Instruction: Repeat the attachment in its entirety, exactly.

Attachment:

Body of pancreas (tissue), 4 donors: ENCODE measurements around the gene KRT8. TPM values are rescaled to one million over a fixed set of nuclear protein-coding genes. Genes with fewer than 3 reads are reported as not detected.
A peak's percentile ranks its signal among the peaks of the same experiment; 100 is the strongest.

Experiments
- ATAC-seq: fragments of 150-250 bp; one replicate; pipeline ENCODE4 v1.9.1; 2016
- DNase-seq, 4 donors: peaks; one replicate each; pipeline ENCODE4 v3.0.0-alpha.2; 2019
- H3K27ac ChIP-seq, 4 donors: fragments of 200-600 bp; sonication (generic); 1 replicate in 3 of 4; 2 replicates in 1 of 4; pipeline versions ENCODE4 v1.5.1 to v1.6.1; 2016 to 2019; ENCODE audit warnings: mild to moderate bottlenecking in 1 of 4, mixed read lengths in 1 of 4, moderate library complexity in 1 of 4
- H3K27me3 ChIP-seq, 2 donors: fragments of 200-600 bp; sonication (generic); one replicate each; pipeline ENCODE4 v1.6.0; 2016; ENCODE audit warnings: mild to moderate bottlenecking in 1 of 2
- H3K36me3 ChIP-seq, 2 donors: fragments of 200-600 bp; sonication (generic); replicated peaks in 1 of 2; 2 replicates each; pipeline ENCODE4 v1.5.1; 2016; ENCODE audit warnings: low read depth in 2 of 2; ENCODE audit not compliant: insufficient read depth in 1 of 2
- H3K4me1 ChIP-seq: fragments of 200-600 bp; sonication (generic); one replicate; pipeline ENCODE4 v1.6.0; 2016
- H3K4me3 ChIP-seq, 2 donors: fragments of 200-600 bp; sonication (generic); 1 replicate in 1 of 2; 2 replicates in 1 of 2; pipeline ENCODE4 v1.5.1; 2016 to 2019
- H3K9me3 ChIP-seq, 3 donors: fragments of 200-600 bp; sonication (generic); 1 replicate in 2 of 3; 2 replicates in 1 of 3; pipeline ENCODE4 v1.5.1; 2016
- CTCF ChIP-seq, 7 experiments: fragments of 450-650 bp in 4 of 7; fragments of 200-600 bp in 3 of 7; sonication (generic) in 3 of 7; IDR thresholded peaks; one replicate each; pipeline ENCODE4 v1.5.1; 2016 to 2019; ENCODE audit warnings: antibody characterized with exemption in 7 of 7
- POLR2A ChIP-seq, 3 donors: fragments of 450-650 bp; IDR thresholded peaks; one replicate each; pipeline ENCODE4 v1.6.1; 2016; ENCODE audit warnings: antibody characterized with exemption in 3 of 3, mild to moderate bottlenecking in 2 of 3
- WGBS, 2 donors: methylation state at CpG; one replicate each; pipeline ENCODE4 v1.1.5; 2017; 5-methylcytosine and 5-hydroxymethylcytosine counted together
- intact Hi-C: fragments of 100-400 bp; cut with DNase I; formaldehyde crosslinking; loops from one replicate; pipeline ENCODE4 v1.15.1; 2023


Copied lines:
Body of pancreas (tissue), 4 donors: ENCODE measurements around the gene KRT8. TPM values are rescaled to one million over a fixed set of nuclear protein-coding genes. Genes with fewer than 3 reads are reported as not detected.
A peak's percentile ranks its signal among the peaks of the same experiment; 100 is the strongest.

Experiments
- ATAC-seq: fragments of 150-250 bp; one replicate; pipeline ENCODE4 v1.9.1; 2016
- DNase-seq, 4 donors: peaks; one replicate each; pipeline ENCODE4 v3.0.0-alpha.2; 2019
- H3K27ac ChIP-seq, 4 donors: fragments of 200-600 bp; sonication (generic); 1 replicate in 3 of 4; 2 replicates in 1 of 4; pipeline versions ENCODE4 v1.5.1 to v1.6.1; 2016 to 2019; ENCODE audit warnings: mild to moderate bottlenecking in 1 of 4, mixed read lengths in 1 of 4, moderate library complexity in 1 of 4
- H3K27me3 ChIP-seq, 2 donors: fragments of 200-600 bp; sonication (generic); one replicate each; pipeline ENCODE4 v1.6.0; 2016; ENCODE audit warnings: mild to moderate bottlenecking in 1 of 2
- H3K36me3 ChIP-seq, 2 donors: fragments of 200-600 bp; sonication (generic); replicated peaks in 1 of 2; 2 replicates each; pipeline ENCODE4 v1.5.1; 2016; ENCODE audit warnings: low read depth in 2 of 2; ENCODE audit not compliant: insufficient read depth in 1 of 2
- H3K4me1 ChIP-seq: fragments of 200-600 bp; sonication (generic); one replicate; pipeline ENCODE4 v1.6.0; 2016
- H3K4me3 ChIP-seq, 2 donors: fragments of 200-600 bp; sonication (generic); 1 replicate in 1 of 2; 2 replicates in 1 of 2; pipeline ENCODE4 v1.5.1; 2016 to 2019
- H3K9me3 ChIP-seq, 3 donors: fragments of 200-600 bp; sonication (generic); 1 replicate in 2 of 3; 2 replicates in 1 of 3; pipeline ENCODE4 v1.5.1; 2016
- CTCF ChIP-seq, 7 experiments: fragments of 450-650 bp in 4 of 7; fragments of 200-600 bp in 3 of 7; sonication (generic) in 3 of 7; IDR thresholded peaks; one replicate each; pipeline ENCODE4 v1.5.1; 2016 to 2019; ENCODE audit warnings: antibody characterized with exemption in 7 of 7
- POLR2A ChIP-seq, 3 donors: fragments of 450-650 bp; IDR thresholded peaks; one replicate each; pipeline ENCODE4 v1.6.1; 2016; ENCODE audit warnings: antibody characterized with exemption in 3 of 3, mild to moderate bottlenecking in 2 of 3
- WGBS, 2 donors: methylation state at CpG; one replicate each; pipeline ENCODE4 v1.1.5; 2017; 5-methylcytosine and 5-hydroxymethylcytosine counted together
- intact Hi-C: fragments of 100-400 bp; cut with DNase I; formaldehyde crosslinking; loops from one replicate; pipeline ENCODE4 v1.15.1; 2023